Although the Emerge study for glemba included 124 patients, the impressive results for the drug came from only 10 patients with triple-negative breast cancer and high gpNMB expression. And the comparisons were against multiple therapies chosen by investigators. The Metric study enrolled 327 patients, two-thirds of whom received glemba with the other third receiving Xeloda. It's entirely possible that glemba doesn't perform nearly as well in a larger study against this single established therapy. 

There's also another scenario for failure. Even if glemba proves to be more successful from an efficacy standpoint, safety issues in the Metric study could derail the drug's chances for regulatory approval. Using Seattle Genetics' linker and toxin technology employed with Adcetris should reduce the likelihood of safety issues, but there's no guarantee. 

Playing the odds

So will Celldex Therapeutics skyrocket soon? Maybe, but maybe not.

I think that the market is pricing in a failure for the Metric study. Why? If glemba is successful, the drug should be able to generate peak annual sales of $500 million or more based on the number of patients with triple-negative breast cancer and the unmet need. However, even after the stock's nice run in March, Celldex's market cap is only around $400 million.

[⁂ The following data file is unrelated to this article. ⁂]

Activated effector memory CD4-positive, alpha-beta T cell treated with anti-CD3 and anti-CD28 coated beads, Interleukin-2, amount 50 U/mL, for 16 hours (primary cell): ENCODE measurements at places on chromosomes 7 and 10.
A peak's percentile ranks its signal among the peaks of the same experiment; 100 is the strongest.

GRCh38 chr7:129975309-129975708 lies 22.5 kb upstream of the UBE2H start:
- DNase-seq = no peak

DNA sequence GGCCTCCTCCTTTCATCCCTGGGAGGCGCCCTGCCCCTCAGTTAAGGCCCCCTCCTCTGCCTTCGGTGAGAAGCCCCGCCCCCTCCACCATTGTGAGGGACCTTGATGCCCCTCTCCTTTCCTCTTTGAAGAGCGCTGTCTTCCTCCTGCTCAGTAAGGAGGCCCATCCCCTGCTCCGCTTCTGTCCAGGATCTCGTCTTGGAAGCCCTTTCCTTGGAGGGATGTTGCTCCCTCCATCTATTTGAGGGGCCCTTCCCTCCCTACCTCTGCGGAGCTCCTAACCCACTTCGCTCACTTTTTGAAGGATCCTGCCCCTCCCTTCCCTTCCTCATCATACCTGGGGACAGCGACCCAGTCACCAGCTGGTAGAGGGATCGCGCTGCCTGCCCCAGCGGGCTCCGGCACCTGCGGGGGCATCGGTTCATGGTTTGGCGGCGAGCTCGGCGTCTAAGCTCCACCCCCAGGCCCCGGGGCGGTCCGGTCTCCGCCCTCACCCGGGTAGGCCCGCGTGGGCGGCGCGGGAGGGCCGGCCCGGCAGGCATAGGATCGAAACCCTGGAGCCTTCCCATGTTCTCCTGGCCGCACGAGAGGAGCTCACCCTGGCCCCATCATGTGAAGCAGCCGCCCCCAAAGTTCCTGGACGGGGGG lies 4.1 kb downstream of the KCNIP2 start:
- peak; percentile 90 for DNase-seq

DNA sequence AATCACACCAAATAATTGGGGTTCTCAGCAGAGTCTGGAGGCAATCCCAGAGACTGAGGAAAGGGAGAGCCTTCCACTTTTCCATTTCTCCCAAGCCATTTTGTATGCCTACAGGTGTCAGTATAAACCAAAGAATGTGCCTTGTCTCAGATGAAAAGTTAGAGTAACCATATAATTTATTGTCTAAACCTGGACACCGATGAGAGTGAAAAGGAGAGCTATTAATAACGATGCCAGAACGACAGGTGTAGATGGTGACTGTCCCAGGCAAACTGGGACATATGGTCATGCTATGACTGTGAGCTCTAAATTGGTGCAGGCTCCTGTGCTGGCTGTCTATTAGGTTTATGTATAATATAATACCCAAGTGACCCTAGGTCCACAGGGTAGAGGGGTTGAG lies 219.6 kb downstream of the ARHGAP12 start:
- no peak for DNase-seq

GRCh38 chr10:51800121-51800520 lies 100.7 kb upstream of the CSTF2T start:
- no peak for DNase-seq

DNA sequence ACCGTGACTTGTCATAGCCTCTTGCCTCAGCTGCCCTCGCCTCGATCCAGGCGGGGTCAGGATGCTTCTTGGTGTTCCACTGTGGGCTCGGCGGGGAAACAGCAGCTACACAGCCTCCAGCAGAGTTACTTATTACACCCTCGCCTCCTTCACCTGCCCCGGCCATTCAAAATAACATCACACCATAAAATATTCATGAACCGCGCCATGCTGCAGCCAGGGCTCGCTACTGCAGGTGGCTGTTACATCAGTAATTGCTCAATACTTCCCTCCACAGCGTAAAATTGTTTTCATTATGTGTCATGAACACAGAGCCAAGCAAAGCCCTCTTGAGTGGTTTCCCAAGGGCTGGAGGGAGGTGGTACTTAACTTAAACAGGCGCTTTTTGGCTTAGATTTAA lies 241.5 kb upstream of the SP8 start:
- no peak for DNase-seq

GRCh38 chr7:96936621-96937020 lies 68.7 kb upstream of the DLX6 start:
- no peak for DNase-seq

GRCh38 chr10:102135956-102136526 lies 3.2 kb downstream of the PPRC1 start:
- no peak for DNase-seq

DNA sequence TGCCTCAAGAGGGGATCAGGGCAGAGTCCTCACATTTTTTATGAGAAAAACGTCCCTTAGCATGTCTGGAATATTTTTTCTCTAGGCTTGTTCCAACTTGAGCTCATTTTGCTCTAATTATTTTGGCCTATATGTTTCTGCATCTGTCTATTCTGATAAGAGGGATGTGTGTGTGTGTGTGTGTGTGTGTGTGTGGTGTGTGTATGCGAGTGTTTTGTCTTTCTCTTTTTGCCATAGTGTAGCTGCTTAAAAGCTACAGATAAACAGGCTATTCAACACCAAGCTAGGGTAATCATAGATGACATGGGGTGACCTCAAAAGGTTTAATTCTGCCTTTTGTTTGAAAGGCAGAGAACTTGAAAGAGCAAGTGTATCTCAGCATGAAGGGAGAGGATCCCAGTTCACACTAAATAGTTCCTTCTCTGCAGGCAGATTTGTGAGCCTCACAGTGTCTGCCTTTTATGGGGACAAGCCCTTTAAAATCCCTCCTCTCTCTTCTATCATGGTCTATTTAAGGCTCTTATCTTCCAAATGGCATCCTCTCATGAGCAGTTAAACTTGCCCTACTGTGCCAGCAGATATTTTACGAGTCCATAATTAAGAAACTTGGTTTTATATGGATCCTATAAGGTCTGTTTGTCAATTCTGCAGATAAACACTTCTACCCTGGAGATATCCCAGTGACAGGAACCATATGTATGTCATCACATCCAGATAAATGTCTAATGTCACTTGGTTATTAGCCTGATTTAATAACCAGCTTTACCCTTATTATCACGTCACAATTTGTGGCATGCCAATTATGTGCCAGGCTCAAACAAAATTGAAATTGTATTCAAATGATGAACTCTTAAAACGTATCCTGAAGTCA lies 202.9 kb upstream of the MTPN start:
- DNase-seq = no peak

The probability of success from a pivotal study of a cancer drug is a little over 40%, according to an analysis published by the Biotechnology Innovation Organization (BIO). The chances of a cancer drug in a pivotal study ultimately winning regulatory approval are only 33%. Statistically speaking, the odds are against glemba.

However, let's look at things in a different way. If glemba proves to be successful, Celldex should be able to claim a market cap of $2 billion or more. (This assumes four times peak annual sales of around $500 million.) Using a 33% probability of winning approval from the BIO study, Celldex should be valued close to $660 million -- but it isn't. Instead, the stock is trading well below that level.

Could glemba's prospects be better than the historical probabilities from the BIO analysis? I think so. Celldex is stacking the deck a little by only targeting patients with 25% or higher gpNMB expression levels. The Seattle Genetics linker and toxin could also improve its odds somewhat compared to the broader group of experimental cancer drugs in the BIO report. 

Still, though, buying a stock like Celldex is a gamble. You definitely wouldn't want to bet the ranch on the biotech. Glemba could follow in Rintega's footsteps. On the other hand, this stock could easily double or more in 2018 if the Metric results are positive. With Celldex's valuation reflecting a discount to where it probably should be trading from a probabilistic perspective, I think betting a few cows from the ranch might not be a bad idea at all.  

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Keith Speights has no position in any of the stocks mentioned. The Motley Fool recommends Celldex Therapeutics and Seattle Genetics. The Motley Fool has a disclosure policy.